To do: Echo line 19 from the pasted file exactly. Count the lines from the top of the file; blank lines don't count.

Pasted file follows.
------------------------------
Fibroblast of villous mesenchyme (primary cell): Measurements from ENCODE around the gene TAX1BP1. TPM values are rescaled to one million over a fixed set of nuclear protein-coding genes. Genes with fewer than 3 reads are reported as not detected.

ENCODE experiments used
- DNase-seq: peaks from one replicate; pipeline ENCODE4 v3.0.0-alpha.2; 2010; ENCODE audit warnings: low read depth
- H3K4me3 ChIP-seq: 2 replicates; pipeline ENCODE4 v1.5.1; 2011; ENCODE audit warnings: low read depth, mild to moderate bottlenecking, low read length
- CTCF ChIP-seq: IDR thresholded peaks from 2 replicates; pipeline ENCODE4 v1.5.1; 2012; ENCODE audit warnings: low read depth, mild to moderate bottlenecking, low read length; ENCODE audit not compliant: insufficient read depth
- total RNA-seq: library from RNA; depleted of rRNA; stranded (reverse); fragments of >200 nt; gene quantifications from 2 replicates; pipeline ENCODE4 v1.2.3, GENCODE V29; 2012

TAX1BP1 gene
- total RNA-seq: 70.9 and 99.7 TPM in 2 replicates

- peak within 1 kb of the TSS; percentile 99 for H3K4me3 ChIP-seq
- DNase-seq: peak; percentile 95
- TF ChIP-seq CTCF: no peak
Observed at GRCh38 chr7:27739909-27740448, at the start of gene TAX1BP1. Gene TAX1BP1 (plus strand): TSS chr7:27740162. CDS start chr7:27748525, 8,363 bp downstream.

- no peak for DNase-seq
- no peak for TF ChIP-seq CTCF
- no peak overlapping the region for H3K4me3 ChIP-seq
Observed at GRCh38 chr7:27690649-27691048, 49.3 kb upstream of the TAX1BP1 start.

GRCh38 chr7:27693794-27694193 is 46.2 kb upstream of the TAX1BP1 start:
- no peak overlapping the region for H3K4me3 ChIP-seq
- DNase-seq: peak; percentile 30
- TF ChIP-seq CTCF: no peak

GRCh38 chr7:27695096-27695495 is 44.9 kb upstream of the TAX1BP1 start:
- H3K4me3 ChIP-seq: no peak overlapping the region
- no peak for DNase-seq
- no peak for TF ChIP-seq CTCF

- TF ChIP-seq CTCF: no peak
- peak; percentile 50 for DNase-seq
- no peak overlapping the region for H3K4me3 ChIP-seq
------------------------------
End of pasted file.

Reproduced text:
- DNase-seq: peak; percentile 30